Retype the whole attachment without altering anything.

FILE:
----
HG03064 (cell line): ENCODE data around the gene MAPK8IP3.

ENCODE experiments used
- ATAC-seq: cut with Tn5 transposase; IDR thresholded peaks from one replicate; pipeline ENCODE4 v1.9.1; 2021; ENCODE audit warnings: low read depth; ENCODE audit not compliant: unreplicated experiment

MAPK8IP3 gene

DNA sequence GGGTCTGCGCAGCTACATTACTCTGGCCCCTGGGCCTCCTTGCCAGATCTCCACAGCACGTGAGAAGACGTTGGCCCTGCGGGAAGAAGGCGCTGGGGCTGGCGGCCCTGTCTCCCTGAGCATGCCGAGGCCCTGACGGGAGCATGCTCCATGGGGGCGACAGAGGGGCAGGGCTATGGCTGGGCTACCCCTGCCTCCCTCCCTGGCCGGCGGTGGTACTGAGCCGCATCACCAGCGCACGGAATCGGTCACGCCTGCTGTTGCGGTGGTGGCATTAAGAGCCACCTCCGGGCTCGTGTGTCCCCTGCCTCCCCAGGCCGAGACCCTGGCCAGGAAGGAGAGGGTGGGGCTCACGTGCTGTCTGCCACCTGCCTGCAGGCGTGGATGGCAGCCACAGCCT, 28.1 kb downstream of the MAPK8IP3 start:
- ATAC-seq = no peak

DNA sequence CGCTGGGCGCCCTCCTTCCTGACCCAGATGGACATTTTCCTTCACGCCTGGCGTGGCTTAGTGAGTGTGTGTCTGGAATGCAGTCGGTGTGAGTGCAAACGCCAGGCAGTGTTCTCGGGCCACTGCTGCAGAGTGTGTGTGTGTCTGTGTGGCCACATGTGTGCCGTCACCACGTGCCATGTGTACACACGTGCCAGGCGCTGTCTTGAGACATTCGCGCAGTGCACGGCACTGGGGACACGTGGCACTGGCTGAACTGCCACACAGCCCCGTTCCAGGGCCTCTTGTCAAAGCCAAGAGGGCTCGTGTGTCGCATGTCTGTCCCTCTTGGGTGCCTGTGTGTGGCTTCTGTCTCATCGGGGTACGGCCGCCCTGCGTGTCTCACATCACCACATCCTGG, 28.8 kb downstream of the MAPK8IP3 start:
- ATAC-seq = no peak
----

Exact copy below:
HG03064 (cell line): ENCODE data around the gene MAPK8IP3.

ENCODE experiments used
- ATAC-seq: cut with Tn5 transposase; IDR thresholded peaks from one replicate; pipeline ENCODE4 v1.9.1; 2021; ENCODE audit warnings: low read depth; ENCODE audit not compliant: unreplicated experiment

MAPK8IP3 gene

DNA sequence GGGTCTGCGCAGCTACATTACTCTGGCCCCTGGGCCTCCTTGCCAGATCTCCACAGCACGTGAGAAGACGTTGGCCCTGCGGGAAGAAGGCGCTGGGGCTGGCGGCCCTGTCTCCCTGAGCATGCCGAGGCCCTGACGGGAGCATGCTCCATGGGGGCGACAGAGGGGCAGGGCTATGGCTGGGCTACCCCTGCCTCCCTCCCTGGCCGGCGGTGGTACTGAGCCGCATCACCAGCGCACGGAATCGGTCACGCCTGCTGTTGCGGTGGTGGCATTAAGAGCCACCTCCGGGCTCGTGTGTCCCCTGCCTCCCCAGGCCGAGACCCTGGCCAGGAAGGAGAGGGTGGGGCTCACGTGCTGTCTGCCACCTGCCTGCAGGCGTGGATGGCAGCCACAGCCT, 28.1 kb downstream of the MAPK8IP3 start:
- ATAC-seq = no peak

DNA sequence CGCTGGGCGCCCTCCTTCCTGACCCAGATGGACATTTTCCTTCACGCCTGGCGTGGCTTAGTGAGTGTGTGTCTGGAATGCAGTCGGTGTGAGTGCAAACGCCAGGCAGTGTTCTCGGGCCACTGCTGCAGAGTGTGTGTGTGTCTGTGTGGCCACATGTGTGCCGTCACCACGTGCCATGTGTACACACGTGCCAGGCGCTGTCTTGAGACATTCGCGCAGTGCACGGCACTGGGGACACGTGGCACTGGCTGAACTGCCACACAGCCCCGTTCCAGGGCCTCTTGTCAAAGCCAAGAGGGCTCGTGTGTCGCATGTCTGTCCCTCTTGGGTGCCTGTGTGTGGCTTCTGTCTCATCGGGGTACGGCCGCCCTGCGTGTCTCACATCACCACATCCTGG, 28.8 kb downstream of the MAPK8IP3 start:
- ATAC-seq = no peak